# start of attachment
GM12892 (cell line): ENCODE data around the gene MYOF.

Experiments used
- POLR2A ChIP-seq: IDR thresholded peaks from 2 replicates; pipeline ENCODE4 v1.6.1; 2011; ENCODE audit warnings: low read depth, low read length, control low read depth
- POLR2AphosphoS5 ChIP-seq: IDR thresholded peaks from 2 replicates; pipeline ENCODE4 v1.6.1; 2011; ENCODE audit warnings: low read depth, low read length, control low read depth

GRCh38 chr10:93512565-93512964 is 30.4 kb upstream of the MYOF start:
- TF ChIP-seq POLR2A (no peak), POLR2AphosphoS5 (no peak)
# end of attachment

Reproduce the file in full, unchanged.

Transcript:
GM12892 (cell line): ENCODE data around the gene MYOF.

Experiments used
- POLR2A ChIP-seq: IDR thresholded peaks from 2 replicates; pipeline ENCODE4 v1.6.1; 2011; ENCODE audit warnings: low read depth, low read length, control low read depth
- POLR2AphosphoS5 ChIP-seq: IDR thresholded peaks from 2 replicates; pipeline ENCODE4 v1.6.1; 2011; ENCODE audit warnings: low read depth, low read length, control low read depth

GRCh38 chr10:93512565-93512964 is 30.4 kb upstream of the MYOF start:
- TF ChIP-seq POLR2A (no peak), POLR2AphosphoS5 (no peak)